The treatment may need to be repeated several times until an atrophic choroidal scar is achieved. Initial enthusiasm has been tempered by relatively high recurrence rates so that this modality is usually administered as an adjunct to radiotherapy, except in patients with very small tumors (Figure 4).33
Figure 4. A 76-year-old man with diabetes mellitus was referred with a right, inferior choroidal tumor, which measured only 6.8 x 6.2 x 0.8 mm but which showed with orange pigment suggestive of malignancy (A). He was treated with transpupillary thermotherapy and 3.6 years later the tumor was inactive with visual acuity of 20/30 (92 letters) (B).
This treatment is administered using the same methods as for AMD. It is still an investigational technique as a primary procedure, with mixed results. PDT can reduce exudation from an irradiated tumor, improving vision.
Exoresection (eye wall resection, trans-scleral choroidectomy) involves the surgical resection of the tumor intact, through a large scleral trapdoor, without damaging the adjacent retina, and using hypotensive anesthesia to reduce hemorrhage.34 Adjunctive plaque radiotherapy is usually delivered after the excision to prevent local recurrence.
I perform this surgery for large tumors, when the chances of conserving vision are better than after radiotherapy (Figure 5).35, 36 As mentioned, exoresection is also useful for the toxic tumor syndrome. The most common complication is retinal damage, which occurs in about 15% of cases but which can be treated successfully by vitreoretinal surgery, thereby preventing retinal detachment. This operation is not widely performed as few ocular oncologists have opportunities to develop and maintain the required expertise.
Figure 5. A 50-year-old man was referred with a right, inferior, collar-stud melanoma, measuring 10.2 x 9.5 x 12.0 mm and reducing the visual acuity to 20/50 (80 letters) (A). He was treated by exoresection and 1.7 years later the visual acuity was almost 20/20 (97 letters) (B).
With endoresection, the tumor is removed piecemeal with a vitreous cutter, which is passed through an incision in the overlying retina, unless a retinal flap is preferred. After tumor removal, endolaser is applied to ablate residual malignant cells and to achieve retinopexy.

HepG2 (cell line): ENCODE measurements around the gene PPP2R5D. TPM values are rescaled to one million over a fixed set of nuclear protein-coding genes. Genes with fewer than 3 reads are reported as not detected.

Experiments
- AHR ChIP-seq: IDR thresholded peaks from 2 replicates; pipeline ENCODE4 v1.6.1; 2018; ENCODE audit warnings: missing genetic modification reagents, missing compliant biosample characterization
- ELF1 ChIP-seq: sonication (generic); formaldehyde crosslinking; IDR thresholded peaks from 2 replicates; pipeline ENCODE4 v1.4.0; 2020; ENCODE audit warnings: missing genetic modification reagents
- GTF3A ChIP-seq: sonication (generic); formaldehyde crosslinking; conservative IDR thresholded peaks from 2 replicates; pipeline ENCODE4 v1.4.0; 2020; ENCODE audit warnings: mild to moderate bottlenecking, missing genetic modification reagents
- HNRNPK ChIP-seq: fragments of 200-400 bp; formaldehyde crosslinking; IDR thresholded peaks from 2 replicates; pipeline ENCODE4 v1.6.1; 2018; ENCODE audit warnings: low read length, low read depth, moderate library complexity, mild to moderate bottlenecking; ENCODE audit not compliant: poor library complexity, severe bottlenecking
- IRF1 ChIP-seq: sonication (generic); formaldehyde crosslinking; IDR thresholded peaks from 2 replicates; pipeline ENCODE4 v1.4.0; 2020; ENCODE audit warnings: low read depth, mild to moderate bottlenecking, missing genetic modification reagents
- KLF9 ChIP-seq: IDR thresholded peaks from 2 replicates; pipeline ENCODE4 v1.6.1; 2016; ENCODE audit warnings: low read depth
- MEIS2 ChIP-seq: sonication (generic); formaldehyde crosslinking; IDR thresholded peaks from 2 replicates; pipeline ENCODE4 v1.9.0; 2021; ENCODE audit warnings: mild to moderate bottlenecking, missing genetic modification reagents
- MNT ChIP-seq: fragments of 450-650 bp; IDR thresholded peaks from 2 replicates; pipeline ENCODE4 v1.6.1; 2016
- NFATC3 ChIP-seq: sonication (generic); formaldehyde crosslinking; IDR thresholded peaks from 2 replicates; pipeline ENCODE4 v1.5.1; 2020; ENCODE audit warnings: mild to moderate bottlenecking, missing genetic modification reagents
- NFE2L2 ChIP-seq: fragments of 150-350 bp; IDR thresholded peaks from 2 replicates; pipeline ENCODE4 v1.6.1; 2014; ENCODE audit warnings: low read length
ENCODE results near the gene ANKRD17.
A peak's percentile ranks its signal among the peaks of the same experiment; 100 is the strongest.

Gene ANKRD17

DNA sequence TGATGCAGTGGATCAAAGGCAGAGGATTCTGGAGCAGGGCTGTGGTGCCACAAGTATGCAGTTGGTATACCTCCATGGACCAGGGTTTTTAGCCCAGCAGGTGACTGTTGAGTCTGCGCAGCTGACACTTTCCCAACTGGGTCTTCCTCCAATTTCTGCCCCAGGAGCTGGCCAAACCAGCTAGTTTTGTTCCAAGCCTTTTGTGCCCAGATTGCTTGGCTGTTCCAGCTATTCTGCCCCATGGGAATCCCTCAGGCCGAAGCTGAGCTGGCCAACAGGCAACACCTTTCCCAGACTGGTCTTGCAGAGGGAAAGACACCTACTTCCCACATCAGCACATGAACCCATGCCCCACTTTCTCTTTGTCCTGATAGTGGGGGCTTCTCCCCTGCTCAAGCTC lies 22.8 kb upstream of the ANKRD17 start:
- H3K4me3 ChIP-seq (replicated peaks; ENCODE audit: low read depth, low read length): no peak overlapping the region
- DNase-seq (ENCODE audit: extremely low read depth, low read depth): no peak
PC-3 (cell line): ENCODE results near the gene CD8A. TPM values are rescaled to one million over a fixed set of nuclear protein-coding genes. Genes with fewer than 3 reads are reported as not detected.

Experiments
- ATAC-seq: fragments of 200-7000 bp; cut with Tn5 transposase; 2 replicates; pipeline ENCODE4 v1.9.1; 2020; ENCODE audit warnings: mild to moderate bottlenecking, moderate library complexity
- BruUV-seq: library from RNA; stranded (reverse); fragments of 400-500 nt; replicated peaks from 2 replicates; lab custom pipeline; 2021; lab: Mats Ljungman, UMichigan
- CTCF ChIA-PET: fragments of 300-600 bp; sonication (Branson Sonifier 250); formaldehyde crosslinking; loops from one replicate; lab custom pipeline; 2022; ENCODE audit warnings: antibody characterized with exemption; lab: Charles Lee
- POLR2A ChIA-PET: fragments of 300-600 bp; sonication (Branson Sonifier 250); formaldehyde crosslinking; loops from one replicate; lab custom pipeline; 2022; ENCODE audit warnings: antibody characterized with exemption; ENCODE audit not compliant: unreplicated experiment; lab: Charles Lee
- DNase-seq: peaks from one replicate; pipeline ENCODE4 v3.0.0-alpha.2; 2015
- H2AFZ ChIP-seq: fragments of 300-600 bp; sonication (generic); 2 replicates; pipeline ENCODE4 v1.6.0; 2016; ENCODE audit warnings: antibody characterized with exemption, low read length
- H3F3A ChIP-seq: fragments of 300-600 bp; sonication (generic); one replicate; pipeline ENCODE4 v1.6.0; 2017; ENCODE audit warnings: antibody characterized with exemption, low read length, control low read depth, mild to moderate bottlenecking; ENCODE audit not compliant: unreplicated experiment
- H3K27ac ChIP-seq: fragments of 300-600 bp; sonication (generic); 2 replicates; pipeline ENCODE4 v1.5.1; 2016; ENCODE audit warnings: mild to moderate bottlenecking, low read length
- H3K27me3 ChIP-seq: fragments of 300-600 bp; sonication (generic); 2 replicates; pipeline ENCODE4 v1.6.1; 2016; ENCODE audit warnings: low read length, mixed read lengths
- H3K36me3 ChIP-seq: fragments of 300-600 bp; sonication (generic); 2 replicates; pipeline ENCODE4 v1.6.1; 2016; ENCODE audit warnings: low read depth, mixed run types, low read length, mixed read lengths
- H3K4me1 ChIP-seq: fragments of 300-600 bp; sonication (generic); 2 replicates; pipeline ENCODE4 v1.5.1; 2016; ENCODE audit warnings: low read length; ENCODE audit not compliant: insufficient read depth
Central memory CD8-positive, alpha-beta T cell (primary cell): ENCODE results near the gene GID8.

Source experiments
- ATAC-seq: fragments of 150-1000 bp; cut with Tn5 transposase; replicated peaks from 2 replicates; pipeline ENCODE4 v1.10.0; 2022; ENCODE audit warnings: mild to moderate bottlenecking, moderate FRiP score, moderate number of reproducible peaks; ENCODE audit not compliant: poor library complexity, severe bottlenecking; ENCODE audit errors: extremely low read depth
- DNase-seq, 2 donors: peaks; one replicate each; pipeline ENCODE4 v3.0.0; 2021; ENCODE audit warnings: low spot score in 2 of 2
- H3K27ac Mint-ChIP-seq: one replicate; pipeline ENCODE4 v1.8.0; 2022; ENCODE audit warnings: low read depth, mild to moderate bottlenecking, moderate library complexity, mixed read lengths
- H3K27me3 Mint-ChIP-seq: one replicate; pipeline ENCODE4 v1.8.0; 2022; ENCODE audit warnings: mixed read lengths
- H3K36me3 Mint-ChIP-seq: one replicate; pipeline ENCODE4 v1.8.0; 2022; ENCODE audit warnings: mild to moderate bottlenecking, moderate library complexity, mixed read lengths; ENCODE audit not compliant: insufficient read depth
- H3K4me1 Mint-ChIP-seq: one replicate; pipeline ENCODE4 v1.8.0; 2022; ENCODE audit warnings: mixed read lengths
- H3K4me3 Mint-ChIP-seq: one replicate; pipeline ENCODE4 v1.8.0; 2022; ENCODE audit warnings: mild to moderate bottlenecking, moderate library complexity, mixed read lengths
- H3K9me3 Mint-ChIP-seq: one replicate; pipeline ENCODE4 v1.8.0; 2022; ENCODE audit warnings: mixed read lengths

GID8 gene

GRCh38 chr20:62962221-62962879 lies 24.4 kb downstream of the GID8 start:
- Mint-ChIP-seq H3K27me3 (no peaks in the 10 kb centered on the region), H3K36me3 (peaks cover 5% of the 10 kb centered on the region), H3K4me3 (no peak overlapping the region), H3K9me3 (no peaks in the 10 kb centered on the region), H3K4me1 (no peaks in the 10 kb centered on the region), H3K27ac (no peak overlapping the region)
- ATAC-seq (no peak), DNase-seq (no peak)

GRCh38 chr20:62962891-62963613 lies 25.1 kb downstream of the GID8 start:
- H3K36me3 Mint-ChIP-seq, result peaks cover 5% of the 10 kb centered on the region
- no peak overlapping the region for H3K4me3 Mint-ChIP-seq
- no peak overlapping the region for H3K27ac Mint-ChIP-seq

To prevent postoperative hemorrhage and retinal detachment, the eye is then filled with silicone oil, which is removed after 12 weeks. Adjunctive radiotherapy can be administered as a secondary procedure if histology indicates high-grade malignancy. Local tumor control rates compare well with other forms of conservative therapy.37,38
Some authors, however, prefer to administer some form of neoadjuvant radiotherapy because of concerns about inducing tumor seeding and metastasis.39,40 Endoresection is also useful as a secondary treatment for recurrence or toxic tumor after radiotherapy (Figure 3).
Even where facilities for ocular conservation exist, about one-third of all patients require enucleation, usually because the tumor is large or involves the optic disc.7 Opportunities for ocular conservation may be lost because the tumor is not immediately detected when the patient presents with symptoms.41 Enucleation is performed in the standard manner, with the surgeon's preferred implant. Patients should be warned about phantom eye symptoms, which are common.42Biopsy
Increasingly, choroidal melanomas treated by radiotherapy or phototherapy are biopsied, to enhance prognostication by multivariate analysis integrating clinical, histologic, and genetic data.13 Genetic typing determines whether or not the tumor has metastatic potential and is performed using methods such as gene expression profiling, multiplex ligation-dependent probe amplification, and array comparative genomic hybridization.